is by far the most important chapter so far in that it outlines the steps necessary for a successful FPGA prototyping venture. It talks about sizing both from the FPGA and the SoC perspective. Given that everything so far has talked about the Xilinx Virtex 6 family, it was a bit of a surprise to then see Table 8, which says how many Virtex 5s are required for some common IP blocks. I like the fact that the chapter adds a little bit of realism, telling users exactly what to expect in terms of getting the first iteration of a prototype up and running.
deals with making your own prototyping board. Since Synopsys has a lot of experience with this, it is hardly surprising that they use many of the design techniques they have employed for their HAPS and ChipIt products as recommendations for users that choose to roll their own. Clearly, when you make your own, you will not need quite the same level of configurability, but there are many useful lessons.
is the flip side of the previous chapter and talks about ready-made prototyping systems. As expected it concentrates on modularity and extensibility, one of the prime differentiators of the Synopsys prototyping system.
gets down and dirty with the steps necessary to prepare a design and things that are common to an SoC flow that do not work for FPGAs. It says the unmentionable that at some point changes to the RTL will be necessary. The honesty in this book is actually quite refreshing. It discusses the issues associated with clock gating and memories and tells you which cases will require some manual intervention plus the best practices for maintaining a common set of source files. It also talks about features that just cannot be mapped into a prototype such as some power-saving capabilities being increasingly used in SoCs.
That was all I had time to read, but the remaining chapters focus on the following topics:
- Chapter 8 Partitioning and reconnecting
- Chapter 9 Design-for-Prototyping
- Chapter 10 IP and High-Speed Interfaces
- Chapter 11 Bring up and debug: the prototype in the lab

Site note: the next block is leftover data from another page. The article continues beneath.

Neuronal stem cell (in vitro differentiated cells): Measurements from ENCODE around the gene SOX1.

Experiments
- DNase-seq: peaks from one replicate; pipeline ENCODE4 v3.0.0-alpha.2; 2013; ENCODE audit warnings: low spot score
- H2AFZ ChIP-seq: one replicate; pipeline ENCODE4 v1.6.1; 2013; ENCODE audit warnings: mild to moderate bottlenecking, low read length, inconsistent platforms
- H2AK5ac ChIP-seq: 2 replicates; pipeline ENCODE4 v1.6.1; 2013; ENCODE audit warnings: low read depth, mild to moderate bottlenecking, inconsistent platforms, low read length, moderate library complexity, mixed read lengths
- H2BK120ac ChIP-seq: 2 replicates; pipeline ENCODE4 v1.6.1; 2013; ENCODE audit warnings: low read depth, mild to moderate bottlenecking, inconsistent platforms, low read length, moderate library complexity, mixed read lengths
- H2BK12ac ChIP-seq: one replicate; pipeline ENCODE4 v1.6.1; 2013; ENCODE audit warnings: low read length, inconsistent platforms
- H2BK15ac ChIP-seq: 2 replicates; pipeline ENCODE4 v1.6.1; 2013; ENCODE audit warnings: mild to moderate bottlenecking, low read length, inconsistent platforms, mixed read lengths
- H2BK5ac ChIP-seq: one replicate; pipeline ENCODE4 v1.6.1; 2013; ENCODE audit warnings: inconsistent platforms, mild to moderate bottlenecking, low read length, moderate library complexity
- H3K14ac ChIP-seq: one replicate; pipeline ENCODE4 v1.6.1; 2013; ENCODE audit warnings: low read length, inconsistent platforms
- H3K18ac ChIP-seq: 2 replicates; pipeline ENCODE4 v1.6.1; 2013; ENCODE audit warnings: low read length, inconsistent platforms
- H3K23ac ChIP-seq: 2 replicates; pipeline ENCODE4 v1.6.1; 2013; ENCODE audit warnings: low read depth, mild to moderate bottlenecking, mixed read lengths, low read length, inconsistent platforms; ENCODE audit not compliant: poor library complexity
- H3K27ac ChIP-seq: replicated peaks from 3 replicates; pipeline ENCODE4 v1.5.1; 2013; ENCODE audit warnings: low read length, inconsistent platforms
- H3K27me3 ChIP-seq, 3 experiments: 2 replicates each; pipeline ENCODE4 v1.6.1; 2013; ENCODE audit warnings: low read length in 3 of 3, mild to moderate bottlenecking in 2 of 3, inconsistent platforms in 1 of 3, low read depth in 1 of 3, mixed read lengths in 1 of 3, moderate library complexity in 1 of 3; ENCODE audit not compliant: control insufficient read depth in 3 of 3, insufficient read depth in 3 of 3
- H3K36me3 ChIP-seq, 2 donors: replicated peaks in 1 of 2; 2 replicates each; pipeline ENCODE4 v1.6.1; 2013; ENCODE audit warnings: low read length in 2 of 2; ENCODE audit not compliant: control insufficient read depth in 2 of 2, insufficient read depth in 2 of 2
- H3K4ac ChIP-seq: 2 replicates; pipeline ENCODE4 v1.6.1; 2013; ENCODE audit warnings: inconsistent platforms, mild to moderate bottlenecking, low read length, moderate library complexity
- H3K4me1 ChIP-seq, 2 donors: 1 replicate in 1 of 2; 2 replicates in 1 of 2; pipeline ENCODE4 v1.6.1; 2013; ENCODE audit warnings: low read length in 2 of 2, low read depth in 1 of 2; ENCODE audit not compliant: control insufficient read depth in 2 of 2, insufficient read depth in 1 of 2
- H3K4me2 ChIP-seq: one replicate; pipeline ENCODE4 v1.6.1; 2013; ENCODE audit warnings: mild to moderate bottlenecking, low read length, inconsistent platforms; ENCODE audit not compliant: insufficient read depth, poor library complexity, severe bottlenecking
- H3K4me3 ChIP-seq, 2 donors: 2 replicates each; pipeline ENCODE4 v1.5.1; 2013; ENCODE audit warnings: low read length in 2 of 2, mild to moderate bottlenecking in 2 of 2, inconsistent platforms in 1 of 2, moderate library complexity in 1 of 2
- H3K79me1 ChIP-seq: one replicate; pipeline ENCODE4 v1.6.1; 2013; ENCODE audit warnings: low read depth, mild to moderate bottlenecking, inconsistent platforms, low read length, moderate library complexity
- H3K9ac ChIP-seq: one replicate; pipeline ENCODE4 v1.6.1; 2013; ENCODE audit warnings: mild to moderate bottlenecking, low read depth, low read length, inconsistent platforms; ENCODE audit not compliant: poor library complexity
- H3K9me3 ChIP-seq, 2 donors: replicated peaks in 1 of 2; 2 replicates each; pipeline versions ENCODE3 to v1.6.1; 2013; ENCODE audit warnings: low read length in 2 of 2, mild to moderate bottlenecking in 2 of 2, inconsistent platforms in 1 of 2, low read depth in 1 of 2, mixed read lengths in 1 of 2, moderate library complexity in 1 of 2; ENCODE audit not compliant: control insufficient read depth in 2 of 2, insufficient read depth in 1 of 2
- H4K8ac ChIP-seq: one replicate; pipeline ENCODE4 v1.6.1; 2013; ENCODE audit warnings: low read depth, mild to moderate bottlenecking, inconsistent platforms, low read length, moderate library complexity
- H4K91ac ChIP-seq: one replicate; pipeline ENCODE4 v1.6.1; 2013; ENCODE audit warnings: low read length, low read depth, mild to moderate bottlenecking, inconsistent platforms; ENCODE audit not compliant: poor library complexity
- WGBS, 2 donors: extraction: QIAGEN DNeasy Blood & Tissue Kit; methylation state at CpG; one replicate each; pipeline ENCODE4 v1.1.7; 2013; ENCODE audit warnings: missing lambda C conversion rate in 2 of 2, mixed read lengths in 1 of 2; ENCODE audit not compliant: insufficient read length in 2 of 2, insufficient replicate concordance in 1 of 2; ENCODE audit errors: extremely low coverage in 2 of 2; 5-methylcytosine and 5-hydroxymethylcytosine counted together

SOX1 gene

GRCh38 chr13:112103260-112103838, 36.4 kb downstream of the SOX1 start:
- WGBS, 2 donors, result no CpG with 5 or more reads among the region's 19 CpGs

- Chapter 12 Breaking out of the lab: the prototype in the field
- Chapter 13 Prototyping and Verification = The best of both worlds
- Chapter 14 The future of prototyping
- Chapter 15 Conclusions
The book also contains two appendixes:
- Appendix A Worked example from Texas Instruments
- Appendix B Economics of making prototype boards
The almost 500 page book is free if your happen to have a SolvNet login, which basically means you are a Synopsys customer, otherwise it is a reasonable $9.99 for a Kindle edition or $49.99 for a print copy. Click Here
for the download page.
Some nits with the book. For the online version of the book, there is no added expense of using color, and some of the diagrams were created expecting color. So diagrams such as Figure 3 become almost impossible to read in grey-scale because it is impossible to match to the key. In addition, there is no cost to hyper-linking the document such that references are available at the click of a button. This improves general navigation and also makes it possible to dive into topics without losing the general flow. Also, and this may not be a fair criticism since I reviewed a draft copy of the book, there are quite a few places where the editing has been lax – still none are bad enough to prevent the meaning from coming through.
In conclusion, this book is highly worth the read (even though there is a lot of the book that I have not yet covered). The parts I have read show that the authors do have extensive knowledge and experience of the subject matter and the information is well presented, so this book receives a definite two thumbs up from me!
Brian Bailey – keeping you covered